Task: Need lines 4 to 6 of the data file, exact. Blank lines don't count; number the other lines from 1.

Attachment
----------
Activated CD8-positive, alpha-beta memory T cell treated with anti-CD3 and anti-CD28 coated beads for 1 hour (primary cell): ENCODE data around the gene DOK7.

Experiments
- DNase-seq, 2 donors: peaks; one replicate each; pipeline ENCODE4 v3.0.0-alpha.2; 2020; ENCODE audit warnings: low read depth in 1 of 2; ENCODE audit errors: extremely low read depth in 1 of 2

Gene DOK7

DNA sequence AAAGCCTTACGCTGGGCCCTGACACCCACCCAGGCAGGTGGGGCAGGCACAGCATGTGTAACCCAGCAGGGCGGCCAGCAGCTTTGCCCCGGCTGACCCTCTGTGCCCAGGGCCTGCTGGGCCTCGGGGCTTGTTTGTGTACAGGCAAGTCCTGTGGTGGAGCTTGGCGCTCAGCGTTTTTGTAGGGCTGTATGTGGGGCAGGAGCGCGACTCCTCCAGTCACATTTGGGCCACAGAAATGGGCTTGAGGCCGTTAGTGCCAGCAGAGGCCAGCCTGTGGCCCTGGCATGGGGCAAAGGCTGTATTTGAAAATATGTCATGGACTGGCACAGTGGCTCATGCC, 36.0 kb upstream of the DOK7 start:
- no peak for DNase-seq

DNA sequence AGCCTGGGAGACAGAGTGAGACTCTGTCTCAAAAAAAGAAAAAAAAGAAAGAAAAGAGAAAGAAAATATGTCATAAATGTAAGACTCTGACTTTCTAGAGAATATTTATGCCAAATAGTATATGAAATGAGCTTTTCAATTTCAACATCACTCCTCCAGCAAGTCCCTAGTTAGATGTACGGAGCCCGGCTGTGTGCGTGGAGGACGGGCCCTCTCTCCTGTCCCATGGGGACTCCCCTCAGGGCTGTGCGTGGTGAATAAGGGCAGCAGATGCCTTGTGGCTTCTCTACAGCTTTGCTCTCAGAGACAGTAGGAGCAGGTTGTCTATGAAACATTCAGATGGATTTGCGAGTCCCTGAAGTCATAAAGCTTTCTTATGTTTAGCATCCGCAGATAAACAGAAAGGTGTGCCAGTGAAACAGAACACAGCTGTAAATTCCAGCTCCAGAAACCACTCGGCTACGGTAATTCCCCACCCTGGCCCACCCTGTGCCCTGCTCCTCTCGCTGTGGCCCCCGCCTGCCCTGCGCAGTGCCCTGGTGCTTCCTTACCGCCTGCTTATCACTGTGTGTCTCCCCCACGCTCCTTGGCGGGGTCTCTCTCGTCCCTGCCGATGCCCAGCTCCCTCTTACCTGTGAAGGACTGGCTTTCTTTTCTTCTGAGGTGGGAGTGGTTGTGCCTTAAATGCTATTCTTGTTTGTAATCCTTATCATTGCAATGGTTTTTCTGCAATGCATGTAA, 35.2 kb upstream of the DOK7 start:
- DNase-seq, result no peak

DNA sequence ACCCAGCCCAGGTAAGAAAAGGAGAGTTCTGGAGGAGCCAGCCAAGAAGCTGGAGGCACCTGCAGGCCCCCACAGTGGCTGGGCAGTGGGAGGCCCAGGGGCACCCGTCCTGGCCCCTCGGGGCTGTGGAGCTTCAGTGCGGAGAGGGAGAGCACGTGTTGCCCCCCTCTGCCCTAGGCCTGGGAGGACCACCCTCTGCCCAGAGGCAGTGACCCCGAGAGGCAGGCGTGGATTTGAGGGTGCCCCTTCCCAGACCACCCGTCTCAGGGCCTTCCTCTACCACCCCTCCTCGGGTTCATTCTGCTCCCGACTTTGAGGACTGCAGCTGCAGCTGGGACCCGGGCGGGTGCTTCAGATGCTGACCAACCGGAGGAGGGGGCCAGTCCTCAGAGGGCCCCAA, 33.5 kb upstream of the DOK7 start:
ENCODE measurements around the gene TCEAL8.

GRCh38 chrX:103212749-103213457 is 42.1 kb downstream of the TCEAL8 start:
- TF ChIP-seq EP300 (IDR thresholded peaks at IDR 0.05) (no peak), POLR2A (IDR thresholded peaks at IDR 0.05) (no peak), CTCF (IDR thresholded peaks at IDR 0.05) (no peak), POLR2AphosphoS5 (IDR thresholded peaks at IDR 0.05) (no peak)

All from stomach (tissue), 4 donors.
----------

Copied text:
Gene DOK7

DNA sequence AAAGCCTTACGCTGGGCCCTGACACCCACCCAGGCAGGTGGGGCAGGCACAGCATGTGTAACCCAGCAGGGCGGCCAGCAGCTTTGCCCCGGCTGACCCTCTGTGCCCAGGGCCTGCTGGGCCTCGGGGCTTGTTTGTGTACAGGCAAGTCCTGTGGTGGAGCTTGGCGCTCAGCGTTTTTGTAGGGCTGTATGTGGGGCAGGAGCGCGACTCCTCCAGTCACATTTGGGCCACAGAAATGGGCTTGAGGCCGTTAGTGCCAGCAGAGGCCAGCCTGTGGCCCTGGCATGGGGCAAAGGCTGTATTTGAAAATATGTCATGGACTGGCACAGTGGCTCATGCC, 36.0 kb upstream of the DOK7 start:
- no peak for DNase-seq